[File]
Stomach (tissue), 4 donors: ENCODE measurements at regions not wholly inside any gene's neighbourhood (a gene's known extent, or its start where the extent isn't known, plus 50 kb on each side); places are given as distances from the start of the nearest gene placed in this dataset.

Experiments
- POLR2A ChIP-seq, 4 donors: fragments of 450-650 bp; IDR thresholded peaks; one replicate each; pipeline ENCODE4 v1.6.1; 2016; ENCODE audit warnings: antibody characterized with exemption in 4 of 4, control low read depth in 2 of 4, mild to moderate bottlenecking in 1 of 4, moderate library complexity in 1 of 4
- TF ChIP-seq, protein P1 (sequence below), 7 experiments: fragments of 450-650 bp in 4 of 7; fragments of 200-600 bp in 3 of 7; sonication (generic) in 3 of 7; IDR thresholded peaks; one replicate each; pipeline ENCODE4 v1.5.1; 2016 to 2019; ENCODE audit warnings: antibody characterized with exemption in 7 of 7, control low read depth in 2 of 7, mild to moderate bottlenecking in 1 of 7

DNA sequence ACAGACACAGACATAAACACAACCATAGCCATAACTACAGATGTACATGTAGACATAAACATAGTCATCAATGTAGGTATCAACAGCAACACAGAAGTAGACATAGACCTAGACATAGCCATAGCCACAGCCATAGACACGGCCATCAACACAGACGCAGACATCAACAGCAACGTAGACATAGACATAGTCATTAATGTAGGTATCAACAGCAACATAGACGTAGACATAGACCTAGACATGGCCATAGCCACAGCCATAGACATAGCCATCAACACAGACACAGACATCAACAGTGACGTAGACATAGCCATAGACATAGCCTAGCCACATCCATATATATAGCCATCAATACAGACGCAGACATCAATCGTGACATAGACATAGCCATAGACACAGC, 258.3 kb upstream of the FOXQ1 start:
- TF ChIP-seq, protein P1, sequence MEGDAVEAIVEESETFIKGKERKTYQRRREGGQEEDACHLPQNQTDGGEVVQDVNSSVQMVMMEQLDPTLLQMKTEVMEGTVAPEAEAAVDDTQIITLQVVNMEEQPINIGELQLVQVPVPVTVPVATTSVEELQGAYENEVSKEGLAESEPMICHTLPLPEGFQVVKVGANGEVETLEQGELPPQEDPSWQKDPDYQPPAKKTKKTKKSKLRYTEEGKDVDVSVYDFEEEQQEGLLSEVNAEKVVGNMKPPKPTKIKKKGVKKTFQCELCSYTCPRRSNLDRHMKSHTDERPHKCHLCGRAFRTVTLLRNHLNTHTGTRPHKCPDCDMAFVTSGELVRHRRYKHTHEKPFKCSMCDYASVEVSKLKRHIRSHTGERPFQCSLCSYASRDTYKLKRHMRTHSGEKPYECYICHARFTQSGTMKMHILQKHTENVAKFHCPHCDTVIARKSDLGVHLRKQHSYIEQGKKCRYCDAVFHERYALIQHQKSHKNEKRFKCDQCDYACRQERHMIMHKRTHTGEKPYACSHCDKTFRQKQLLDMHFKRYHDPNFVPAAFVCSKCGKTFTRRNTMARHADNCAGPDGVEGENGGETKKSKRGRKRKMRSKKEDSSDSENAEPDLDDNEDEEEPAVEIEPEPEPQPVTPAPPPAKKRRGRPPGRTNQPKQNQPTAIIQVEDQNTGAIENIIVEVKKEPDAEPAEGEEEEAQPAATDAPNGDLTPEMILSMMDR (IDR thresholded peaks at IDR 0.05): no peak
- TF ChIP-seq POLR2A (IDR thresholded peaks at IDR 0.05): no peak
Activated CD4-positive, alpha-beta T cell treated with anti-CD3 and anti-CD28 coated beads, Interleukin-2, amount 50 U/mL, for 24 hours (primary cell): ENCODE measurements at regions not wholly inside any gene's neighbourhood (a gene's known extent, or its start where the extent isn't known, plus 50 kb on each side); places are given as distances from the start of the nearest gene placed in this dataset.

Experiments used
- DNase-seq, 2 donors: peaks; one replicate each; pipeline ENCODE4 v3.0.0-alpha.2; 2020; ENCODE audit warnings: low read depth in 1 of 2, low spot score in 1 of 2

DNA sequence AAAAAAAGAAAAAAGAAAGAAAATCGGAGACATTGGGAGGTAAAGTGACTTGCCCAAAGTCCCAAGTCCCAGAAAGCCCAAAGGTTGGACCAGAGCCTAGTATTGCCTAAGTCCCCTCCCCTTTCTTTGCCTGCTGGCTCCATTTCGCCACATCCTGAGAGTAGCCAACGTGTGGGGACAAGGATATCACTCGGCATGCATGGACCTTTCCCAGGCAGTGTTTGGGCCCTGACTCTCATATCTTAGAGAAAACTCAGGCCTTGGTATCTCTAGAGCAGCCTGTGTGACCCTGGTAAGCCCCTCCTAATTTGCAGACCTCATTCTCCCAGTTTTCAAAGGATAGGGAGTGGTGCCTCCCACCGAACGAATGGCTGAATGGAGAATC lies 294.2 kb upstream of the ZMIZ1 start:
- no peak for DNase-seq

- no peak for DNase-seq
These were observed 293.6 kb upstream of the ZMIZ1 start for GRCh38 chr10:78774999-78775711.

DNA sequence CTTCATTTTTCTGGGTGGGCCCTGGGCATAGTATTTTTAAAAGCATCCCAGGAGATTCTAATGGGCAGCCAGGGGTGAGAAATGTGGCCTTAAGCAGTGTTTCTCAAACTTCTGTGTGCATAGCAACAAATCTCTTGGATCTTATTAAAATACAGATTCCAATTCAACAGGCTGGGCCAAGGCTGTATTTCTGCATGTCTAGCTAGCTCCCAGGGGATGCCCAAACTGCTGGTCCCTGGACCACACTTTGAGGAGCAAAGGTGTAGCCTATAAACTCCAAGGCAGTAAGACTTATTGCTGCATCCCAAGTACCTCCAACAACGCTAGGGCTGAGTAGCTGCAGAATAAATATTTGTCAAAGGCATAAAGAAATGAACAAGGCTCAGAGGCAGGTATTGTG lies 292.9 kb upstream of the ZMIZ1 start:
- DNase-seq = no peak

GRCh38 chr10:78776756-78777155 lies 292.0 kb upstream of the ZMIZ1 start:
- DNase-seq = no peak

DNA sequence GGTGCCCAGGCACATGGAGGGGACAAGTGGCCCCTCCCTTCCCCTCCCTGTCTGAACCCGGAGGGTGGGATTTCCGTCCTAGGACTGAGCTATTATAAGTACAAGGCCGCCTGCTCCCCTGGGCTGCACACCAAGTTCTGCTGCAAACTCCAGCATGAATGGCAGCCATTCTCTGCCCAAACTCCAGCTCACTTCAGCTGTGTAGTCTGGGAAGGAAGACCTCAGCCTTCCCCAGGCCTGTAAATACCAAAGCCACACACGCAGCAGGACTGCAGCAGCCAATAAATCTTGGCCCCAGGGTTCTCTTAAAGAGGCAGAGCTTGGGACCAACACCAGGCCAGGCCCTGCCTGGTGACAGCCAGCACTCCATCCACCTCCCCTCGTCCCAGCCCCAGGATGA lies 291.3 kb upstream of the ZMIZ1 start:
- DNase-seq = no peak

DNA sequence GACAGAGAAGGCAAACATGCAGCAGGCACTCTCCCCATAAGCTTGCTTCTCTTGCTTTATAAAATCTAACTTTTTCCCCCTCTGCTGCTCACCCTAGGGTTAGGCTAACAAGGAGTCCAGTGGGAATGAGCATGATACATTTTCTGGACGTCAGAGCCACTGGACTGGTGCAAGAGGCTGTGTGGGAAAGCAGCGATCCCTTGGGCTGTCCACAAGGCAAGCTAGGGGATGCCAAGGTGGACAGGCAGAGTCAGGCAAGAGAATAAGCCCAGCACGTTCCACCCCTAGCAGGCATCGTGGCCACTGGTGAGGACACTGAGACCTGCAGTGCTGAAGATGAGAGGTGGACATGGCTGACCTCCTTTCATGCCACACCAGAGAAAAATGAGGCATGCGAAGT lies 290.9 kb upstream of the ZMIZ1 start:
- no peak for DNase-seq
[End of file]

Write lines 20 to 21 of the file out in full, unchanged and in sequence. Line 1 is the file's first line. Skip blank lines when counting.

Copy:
- DNase-seq = no peak

DNA sequence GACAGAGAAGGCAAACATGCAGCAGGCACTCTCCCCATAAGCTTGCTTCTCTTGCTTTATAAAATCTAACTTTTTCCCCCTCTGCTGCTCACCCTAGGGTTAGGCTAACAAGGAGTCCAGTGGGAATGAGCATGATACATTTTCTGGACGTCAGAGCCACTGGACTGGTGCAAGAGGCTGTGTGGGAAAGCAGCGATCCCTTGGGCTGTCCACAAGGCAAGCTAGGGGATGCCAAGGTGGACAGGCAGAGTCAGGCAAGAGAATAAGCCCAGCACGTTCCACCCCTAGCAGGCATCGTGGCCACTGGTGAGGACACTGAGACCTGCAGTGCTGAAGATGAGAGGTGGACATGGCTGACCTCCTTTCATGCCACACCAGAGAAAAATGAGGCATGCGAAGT lies 290.9 kb upstream of the ZMIZ1 start: